The UN Human Rights Committee’s General Comment on the legal obligation imposed on state parties, adopted on 29 March 2004, emphasises the importance of the guarantee of an effective remedy in order to achieve the objectives of Article 2 of the ICCPR. Reparations, in the form of legal or non-legal remedies, are specifically raised as an example of remedying violations, while reinforcing nonrecurrence. “The Committee notes that, where appropriate, reparation can involve restitution, rehabilitation and measures of satisfaction, such as public apologies, public memorials, guarantees of non-repetition and changes in relevant laws and practices, as well as bringing to justice the perpetrators of human rights violations”, reads the UN Human Rights Committee’s General Comment no. 31  (paragraph 16). Holding public office or official status at one time or another should not prevent powerful individuals from accepting legal responsibility when implicated in perpetrating atrocities. Turning a blind-eye suggests impunity for internationally-recognised criminal acts, such as torture and enforced disappearances.
There is room to argue that the proposed transitional justice bill is persecutory, in that it is designed to target two former regimes – and specifically, the only two former presidents absent from the current coalition arrangement. The Maldives’ abhorrent torture record also brings the sincerity of the Solih government’s truth and reconciliation mechanism into question. The current coalition government includes Gayoom’s party. However, his presence in the government coalition should not restrict the rights of those seeking reparations; the establishment of truth commissions; and public apologies following the full disclosure of facts.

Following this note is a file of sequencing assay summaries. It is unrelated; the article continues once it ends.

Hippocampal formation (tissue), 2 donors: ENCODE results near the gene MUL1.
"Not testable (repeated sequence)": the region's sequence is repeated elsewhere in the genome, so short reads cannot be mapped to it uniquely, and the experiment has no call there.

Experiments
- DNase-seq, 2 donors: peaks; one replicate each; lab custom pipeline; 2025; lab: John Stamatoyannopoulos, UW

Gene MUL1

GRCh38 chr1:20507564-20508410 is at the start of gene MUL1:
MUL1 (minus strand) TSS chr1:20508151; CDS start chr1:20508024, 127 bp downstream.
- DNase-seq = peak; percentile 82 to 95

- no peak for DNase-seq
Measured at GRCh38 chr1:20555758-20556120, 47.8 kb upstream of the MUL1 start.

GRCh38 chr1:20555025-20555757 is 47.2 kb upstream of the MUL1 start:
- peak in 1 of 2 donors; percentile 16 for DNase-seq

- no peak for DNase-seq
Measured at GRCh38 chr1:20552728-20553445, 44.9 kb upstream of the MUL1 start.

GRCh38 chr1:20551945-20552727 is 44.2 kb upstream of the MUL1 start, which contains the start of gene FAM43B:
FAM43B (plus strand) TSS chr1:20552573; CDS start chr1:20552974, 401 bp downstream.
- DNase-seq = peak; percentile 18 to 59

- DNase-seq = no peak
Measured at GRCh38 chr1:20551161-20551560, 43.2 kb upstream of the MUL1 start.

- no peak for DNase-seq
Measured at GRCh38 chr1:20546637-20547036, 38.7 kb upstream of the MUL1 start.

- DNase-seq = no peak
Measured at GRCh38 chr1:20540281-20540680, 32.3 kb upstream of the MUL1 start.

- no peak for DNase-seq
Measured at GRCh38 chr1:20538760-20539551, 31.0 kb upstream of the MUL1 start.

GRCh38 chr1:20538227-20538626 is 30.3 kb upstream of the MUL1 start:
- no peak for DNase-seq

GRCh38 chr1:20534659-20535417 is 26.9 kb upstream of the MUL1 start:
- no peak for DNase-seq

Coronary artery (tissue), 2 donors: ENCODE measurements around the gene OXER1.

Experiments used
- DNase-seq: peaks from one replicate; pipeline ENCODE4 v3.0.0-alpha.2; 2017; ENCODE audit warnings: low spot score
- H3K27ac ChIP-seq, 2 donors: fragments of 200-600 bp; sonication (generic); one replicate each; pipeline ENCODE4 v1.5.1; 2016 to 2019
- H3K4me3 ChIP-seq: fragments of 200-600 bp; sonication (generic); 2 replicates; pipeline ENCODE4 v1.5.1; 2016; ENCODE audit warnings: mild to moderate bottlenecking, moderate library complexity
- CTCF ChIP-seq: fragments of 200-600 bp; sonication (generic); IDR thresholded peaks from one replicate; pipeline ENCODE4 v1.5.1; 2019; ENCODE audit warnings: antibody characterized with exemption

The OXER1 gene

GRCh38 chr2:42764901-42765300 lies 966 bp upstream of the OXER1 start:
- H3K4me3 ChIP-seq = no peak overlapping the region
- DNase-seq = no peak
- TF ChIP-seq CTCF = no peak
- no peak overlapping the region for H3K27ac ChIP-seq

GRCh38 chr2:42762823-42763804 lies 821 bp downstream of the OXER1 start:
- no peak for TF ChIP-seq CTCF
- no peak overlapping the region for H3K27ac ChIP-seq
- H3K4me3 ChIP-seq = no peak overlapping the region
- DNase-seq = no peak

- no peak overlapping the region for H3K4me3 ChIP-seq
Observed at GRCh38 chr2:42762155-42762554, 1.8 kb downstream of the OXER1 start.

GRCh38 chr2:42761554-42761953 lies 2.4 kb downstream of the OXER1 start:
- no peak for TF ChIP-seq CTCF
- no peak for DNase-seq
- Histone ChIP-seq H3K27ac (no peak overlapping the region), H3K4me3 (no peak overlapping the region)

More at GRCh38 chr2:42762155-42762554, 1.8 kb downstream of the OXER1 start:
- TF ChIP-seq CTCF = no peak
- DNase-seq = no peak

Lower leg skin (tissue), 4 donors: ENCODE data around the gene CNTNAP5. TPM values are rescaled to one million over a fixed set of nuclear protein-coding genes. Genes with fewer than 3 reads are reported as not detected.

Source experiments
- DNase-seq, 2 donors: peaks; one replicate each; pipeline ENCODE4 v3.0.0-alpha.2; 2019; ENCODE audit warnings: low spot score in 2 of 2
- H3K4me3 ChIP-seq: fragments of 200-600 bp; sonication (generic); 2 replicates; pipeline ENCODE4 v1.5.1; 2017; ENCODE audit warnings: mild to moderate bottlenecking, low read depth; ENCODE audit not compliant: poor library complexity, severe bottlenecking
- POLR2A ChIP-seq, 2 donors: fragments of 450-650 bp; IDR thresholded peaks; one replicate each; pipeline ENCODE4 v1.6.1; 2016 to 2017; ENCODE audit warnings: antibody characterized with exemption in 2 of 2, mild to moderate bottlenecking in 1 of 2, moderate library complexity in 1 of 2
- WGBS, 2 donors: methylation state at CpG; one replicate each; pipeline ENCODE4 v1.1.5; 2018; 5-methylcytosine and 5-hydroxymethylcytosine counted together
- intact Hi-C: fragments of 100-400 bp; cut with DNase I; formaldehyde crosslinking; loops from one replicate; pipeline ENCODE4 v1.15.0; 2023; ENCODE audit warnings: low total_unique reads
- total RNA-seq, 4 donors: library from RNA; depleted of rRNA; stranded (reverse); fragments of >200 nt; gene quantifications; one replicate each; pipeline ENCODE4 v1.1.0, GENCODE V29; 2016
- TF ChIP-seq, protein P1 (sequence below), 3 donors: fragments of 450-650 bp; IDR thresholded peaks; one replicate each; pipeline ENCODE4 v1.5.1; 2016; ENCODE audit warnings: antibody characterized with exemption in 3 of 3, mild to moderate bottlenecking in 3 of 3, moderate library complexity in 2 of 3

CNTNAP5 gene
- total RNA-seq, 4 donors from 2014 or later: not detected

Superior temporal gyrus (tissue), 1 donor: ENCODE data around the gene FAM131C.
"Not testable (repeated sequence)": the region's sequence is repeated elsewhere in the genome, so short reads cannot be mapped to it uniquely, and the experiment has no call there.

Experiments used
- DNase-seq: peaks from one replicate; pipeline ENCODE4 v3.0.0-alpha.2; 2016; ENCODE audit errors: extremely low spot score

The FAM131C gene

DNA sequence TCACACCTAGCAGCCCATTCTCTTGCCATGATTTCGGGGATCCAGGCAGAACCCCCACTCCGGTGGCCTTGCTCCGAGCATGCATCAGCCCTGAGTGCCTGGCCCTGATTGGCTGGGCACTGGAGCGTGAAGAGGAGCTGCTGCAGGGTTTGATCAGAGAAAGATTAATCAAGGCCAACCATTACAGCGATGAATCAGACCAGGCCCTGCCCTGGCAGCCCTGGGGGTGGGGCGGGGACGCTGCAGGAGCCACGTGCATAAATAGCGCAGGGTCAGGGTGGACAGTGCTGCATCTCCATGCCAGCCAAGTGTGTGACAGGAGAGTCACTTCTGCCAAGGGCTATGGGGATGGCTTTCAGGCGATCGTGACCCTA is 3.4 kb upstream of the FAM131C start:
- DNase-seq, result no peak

Healing historical wounds
Is transitional justice possible in a country whose political conflicts have been sporadic, fragmented and difficult to define, unlike in countries like Sri Lanka or South Africa? Is such a process possible when there is doubt about the Maldives’ ability to sustain its current political configuration and uncertainty about how delicate and unpredictable its internal politics could become? But more importantly, can politicians unilaterally decide which period of time citizens suffered most, and is it convincing if it happens to coincide with the period of time when they themselves suffered the most politically?
Holding public office or official status at one time or another should not prevent powerful individuals from accepting legal responsibility when implicated in perpetrating atrocities.
The primary objective of transitional justice mechanisms is to correct past wrongs, not merely for posterity, but to heal historical wounds. Such a programme would put the victims and survivors of past atrocities at the forefront, not the precious sentiments of the political elite. As the Maldivian Democracy Network’s position paper, which was shared with the government in November 2018, states, transitional justice should be “holistic and inclusive”, not an exercise of historical revision. A government that purports to promote open democracy should seek the help of experts in the field to develop its framework; the Maldivian government cannot reduce this opportunity to a political tool for historicising past grievances. It should go without saying that human-rights violators must be held to account in a manner that respects and protects the dignity and security of those affected.
If the Solih government sincerely wishes to mark a transition from fear and violence to an environment more inclined towards peace and security, it would not ratify the act in its current form.
Many attempts at introducing truth and reconciliation programmes to the Maldives in the past were derailed in favour of political expediency, with the country choosing to co-opt dictator-loyalists into the democratic movement instead of upholding due process. A culture of providing reparations for injustice does not exist in the Maldives, and the political elite has no plans to establish the mechanism that all Maldivians deserve. Rather than politicians and their grievances, the most vulnerable sections of Maldivian society – which have persisted in their calls for justice despite the state’s transgressions and neglect – deserve to be an integral part of this critical process.